Different, not less

I spoke recently of a movie that caught my eye the other day which is well worth the watch – “Temple Grandin” starring Claire Danes as the title character with Julia Ormand, David Strathairn and Catherine O’Hara in key roles. It is a true story of Grandin who overcame her autism to get a Ph.D and become one of the foremost designers of cattle management systems. It is well worth the watch, but please pull out the Kleenex, especially when she first speaks up for autistic kids with her mother beside her.

A key moment in the movie is when her mother, played by Ormond is trying to find a high school that will help her daughter navigate a world with autism. To her credit, her mother defied those who said she needed to institutionalize her daughter back in the 1960s. A science teacher at the prospective school, played by Strathairn, hurried out to convince Ormond to stay as she was leaving with her daughter. He said, Temple is “different, not less.” Grandin had a brilliant mind, but understood better through visualization. She could see things we could not.

“Different, not less.” The line is so powerful, Grandin uses it later as she speaks to searching-for-answers parents of autistic kids. It reminds me of a similar line in a movie about a fictitious band from the 1960s, “Eddie and the Cruisers.” Michael Pare plays Eddie, the lead singer and driving force behind the band. He looks like a “cruiser,” but is well-read and intelligent. He drafts into the band an English major played by Tom Berenger, whom they call “Wordman” because of his profound lyrics.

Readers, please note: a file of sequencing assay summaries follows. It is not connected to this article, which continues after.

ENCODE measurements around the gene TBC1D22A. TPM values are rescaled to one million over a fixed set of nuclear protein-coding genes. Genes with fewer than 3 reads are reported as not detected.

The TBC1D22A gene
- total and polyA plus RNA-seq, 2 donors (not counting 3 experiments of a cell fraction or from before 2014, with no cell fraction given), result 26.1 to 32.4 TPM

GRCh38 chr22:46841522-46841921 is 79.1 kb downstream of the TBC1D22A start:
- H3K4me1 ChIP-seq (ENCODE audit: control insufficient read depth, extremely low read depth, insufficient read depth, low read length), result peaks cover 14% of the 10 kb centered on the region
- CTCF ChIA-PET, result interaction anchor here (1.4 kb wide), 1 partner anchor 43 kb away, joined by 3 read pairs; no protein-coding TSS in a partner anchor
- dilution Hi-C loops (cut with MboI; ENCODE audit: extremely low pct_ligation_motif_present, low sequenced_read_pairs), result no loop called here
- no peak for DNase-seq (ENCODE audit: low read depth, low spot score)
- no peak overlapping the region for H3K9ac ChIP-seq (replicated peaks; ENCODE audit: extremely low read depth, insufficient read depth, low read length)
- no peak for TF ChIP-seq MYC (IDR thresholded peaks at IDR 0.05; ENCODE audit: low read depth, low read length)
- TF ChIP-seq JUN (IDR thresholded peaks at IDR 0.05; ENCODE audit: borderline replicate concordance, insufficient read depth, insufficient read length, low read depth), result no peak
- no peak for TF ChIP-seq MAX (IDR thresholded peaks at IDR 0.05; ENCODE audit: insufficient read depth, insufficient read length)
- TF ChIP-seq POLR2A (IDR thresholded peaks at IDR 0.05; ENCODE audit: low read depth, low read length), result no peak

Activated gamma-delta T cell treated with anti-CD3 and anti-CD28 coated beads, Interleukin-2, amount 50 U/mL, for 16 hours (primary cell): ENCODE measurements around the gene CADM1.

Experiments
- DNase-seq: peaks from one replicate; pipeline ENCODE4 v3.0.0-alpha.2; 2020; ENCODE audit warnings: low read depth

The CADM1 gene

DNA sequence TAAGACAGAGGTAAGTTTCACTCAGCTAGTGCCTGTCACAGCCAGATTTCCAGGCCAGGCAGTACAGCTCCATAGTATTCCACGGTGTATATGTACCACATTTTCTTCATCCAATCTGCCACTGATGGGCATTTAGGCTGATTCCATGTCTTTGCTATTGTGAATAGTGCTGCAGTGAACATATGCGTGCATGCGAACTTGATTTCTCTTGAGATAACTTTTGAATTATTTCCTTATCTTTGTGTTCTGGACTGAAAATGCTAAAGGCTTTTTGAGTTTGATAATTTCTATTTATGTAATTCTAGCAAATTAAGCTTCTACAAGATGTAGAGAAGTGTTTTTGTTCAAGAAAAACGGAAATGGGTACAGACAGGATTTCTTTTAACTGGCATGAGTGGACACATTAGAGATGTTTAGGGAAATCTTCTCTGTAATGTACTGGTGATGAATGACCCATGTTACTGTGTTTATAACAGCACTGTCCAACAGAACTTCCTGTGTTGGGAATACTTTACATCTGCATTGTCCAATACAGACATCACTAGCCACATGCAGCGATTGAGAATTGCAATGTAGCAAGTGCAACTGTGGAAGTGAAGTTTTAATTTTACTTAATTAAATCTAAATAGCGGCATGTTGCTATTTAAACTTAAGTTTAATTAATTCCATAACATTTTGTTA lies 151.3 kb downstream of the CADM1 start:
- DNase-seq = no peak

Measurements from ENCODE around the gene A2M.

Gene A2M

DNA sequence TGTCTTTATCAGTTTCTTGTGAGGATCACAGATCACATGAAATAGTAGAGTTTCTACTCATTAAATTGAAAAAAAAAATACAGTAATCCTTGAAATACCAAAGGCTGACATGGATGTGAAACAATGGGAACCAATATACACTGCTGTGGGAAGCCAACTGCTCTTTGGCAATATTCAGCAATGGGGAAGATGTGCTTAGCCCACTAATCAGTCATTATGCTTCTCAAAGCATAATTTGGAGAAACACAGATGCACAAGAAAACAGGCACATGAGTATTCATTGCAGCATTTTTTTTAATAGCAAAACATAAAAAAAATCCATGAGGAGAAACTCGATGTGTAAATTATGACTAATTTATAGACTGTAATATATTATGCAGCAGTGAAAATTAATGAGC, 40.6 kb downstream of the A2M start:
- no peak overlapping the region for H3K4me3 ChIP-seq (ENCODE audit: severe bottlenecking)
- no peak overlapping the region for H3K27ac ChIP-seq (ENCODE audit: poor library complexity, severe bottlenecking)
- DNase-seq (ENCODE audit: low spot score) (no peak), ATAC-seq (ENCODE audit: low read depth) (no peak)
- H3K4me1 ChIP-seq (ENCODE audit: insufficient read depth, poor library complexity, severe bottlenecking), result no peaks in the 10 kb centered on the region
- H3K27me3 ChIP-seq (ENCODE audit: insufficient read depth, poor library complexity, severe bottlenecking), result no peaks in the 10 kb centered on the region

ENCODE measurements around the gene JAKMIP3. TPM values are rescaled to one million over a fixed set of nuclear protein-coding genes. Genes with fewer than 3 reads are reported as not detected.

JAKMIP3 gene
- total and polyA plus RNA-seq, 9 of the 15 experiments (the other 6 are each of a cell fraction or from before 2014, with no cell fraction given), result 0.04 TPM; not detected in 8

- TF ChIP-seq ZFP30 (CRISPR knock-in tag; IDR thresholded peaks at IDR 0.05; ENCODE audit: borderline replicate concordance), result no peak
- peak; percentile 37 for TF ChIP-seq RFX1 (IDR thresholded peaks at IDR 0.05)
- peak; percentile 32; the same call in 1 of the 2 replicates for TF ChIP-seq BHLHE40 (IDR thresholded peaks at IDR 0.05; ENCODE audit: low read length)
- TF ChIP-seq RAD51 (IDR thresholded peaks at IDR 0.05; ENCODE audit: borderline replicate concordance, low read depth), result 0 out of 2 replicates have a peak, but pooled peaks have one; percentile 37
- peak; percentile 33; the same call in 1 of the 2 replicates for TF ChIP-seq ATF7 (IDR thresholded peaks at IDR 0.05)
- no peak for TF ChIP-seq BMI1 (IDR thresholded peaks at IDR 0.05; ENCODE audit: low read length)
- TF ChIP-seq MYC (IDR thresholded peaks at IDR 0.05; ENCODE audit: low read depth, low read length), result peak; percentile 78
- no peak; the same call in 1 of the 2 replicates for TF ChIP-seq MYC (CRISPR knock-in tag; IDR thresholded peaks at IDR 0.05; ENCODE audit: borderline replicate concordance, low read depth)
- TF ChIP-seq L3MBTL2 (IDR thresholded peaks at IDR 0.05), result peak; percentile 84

During the movie as they are playing a college campus, Eddie tells Wordman these people are not like them. They are different. Wordman innocently replies, “they are no better than we are.” Eddie corrected him saying “I said different, not better.” Given the reference, this comment is the same as the above title and equally powerful.

We are different. It would be rather boring if we all thought, learned and said the same things. While we may be different, we are no better or worse than the next person. Grandin designed a system that is now used in over 50% of the cattle business, but she was laughed at because she was a woman and autistic. Her simple questions were pertinent, yet ignored. Her autism allowed her to see what the cattle sees and she factored that in her designs.

As for Eddie, we should always be careful with our first impressions. People dress differently, look differently, and act differently. Yet, Eddie was a deep thinker and knew literature. We are all different, but we have the same rights, responsibilities and need to be heard. My rights are no more important than yours and vice versa.

Both of these movies are worth the watch. They each will help us appreciate what others go through. Different, not less. And, not better either.